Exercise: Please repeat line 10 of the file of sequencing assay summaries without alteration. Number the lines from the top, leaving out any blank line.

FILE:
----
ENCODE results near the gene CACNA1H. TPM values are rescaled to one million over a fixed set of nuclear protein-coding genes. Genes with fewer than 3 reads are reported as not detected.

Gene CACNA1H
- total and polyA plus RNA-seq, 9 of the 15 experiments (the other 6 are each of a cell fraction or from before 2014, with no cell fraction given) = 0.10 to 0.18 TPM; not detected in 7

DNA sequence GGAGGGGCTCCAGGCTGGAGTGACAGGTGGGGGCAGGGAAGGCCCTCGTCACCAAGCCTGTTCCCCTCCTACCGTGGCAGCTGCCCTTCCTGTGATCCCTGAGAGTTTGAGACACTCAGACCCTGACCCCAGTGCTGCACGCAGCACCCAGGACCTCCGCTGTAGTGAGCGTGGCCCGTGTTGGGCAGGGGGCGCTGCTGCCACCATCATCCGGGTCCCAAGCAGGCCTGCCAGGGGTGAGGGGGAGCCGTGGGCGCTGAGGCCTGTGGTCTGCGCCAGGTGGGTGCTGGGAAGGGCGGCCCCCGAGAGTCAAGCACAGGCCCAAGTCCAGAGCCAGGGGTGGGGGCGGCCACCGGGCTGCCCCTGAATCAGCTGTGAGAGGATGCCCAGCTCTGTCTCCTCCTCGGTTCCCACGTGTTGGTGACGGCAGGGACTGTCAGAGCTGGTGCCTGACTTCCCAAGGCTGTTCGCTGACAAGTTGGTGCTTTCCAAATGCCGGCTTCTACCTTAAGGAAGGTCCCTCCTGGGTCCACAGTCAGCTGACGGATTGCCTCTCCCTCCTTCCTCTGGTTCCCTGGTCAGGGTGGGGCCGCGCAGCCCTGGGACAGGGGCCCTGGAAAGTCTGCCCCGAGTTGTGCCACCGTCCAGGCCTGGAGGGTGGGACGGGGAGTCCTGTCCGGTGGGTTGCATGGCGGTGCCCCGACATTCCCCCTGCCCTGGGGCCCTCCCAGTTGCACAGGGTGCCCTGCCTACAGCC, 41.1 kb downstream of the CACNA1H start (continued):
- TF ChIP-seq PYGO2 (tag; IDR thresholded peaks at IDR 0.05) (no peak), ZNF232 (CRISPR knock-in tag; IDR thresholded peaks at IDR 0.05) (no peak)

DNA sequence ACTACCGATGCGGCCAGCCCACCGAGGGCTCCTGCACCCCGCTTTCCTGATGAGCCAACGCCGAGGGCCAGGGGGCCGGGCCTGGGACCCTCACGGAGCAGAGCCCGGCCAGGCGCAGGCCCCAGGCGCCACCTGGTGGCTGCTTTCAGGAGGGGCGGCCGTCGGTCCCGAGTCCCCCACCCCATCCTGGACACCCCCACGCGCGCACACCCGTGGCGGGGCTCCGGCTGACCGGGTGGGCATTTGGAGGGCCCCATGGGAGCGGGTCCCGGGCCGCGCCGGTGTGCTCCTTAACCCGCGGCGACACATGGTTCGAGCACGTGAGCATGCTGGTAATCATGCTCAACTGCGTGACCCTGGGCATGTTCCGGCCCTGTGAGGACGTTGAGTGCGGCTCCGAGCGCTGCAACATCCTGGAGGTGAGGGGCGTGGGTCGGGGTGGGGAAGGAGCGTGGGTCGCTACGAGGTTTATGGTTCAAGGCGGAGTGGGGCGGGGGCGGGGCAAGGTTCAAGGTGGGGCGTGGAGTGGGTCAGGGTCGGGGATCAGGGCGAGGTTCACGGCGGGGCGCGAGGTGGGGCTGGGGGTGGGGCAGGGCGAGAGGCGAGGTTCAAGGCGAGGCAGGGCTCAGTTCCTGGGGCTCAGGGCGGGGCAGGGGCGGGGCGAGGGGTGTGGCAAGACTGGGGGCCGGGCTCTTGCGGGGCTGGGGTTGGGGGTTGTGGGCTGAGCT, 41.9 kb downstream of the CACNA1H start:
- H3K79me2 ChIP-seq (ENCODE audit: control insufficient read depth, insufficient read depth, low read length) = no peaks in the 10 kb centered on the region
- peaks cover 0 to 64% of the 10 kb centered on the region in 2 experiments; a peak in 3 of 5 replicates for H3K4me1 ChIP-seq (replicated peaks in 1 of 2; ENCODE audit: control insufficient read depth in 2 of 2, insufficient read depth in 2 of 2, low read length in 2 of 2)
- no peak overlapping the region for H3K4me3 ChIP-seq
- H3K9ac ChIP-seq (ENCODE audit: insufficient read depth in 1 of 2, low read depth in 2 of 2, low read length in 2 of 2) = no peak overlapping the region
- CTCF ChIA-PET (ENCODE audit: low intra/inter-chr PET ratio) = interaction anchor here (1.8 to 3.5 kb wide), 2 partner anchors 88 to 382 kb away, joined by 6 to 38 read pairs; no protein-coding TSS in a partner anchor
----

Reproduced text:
- H3K9ac ChIP-seq (ENCODE audit: insufficient read depth in 1 of 2, low read depth in 2 of 2, low read length in 2 of 2) = no peak overlapping the region